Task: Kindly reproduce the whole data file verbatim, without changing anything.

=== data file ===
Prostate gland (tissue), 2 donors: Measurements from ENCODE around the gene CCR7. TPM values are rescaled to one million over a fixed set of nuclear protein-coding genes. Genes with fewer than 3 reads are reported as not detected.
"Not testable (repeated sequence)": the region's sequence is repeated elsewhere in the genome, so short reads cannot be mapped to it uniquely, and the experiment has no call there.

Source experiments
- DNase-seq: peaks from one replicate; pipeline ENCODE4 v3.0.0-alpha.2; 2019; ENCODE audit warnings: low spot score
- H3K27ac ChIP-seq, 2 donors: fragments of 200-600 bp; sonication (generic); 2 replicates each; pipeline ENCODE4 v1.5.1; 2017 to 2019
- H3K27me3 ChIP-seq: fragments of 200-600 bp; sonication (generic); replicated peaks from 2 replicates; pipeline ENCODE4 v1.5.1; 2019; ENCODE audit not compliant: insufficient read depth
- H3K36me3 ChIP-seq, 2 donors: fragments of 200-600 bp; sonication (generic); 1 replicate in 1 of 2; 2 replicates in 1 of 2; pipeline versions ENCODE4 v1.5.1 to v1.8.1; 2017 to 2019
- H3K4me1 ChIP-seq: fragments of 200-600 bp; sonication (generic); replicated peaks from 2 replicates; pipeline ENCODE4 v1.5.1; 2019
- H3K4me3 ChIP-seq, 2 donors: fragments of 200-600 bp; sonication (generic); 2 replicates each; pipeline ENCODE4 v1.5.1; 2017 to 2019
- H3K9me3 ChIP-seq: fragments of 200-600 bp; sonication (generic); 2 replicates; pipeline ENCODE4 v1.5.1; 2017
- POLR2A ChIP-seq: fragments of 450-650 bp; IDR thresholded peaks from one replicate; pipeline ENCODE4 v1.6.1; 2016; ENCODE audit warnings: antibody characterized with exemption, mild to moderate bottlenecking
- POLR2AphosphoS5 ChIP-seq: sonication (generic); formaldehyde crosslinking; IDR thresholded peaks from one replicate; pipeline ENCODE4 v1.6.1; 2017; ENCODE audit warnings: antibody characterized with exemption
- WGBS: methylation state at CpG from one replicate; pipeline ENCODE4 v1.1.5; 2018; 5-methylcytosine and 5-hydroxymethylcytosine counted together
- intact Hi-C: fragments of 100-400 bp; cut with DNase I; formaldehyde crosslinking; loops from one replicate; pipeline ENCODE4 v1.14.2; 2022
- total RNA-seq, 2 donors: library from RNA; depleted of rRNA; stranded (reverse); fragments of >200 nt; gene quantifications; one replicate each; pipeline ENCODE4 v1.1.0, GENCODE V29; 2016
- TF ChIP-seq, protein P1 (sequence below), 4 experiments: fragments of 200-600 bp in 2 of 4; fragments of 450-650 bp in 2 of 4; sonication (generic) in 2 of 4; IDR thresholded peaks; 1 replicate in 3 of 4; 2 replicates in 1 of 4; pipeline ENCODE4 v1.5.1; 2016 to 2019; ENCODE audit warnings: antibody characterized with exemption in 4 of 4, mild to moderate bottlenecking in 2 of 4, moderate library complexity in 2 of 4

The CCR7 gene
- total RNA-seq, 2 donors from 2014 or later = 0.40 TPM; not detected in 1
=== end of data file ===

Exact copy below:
Prostate gland (tissue), 2 donors: Measurements from ENCODE around the gene CCR7. TPM values are rescaled to one million over a fixed set of nuclear protein-coding genes. Genes with fewer than 3 reads are reported as not detected.
"Not testable (repeated sequence)": the region's sequence is repeated elsewhere in the genome, so short reads cannot be mapped to it uniquely, and the experiment has no call there.

Source experiments
- DNase-seq: peaks from one replicate; pipeline ENCODE4 v3.0.0-alpha.2; 2019; ENCODE audit warnings: low spot score
- H3K27ac ChIP-seq, 2 donors: fragments of 200-600 bp; sonication (generic); 2 replicates each; pipeline ENCODE4 v1.5.1; 2017 to 2019
- H3K27me3 ChIP-seq: fragments of 200-600 bp; sonication (generic); replicated peaks from 2 replicates; pipeline ENCODE4 v1.5.1; 2019; ENCODE audit not compliant: insufficient read depth
- H3K36me3 ChIP-seq, 2 donors: fragments of 200-600 bp; sonication (generic); 1 replicate in 1 of 2; 2 replicates in 1 of 2; pipeline versions ENCODE4 v1.5.1 to v1.8.1; 2017 to 2019
- H3K4me1 ChIP-seq: fragments of 200-600 bp; sonication (generic); replicated peaks from 2 replicates; pipeline ENCODE4 v1.5.1; 2019
- H3K4me3 ChIP-seq, 2 donors: fragments of 200-600 bp; sonication (generic); 2 replicates each; pipeline ENCODE4 v1.5.1; 2017 to 2019
- H3K9me3 ChIP-seq: fragments of 200-600 bp; sonication (generic); 2 replicates; pipeline ENCODE4 v1.5.1; 2017
- POLR2A ChIP-seq: fragments of 450-650 bp; IDR thresholded peaks from one replicate; pipeline ENCODE4 v1.6.1; 2016; ENCODE audit warnings: antibody characterized with exemption, mild to moderate bottlenecking
- POLR2AphosphoS5 ChIP-seq: sonication (generic); formaldehyde crosslinking; IDR thresholded peaks from one replicate; pipeline ENCODE4 v1.6.1; 2017; ENCODE audit warnings: antibody characterized with exemption
- WGBS: methylation state at CpG from one replicate; pipeline ENCODE4 v1.1.5; 2018; 5-methylcytosine and 5-hydroxymethylcytosine counted together
- intact Hi-C: fragments of 100-400 bp; cut with DNase I; formaldehyde crosslinking; loops from one replicate; pipeline ENCODE4 v1.14.2; 2022
- total RNA-seq, 2 donors: library from RNA; depleted of rRNA; stranded (reverse); fragments of >200 nt; gene quantifications; one replicate each; pipeline ENCODE4 v1.1.0, GENCODE V29; 2016
- TF ChIP-seq, protein P1 (sequence below), 4 experiments: fragments of 200-600 bp in 2 of 4; fragments of 450-650 bp in 2 of 4; sonication (generic) in 2 of 4; IDR thresholded peaks; 1 replicate in 3 of 4; 2 replicates in 1 of 4; pipeline ENCODE4 v1.5.1; 2016 to 2019; ENCODE audit warnings: antibody characterized with exemption in 4 of 4, mild to moderate bottlenecking in 2 of 4, moderate library complexity in 2 of 4

The CCR7 gene
- total RNA-seq, 2 donors from 2014 or later = 0.40 TPM; not detected in 1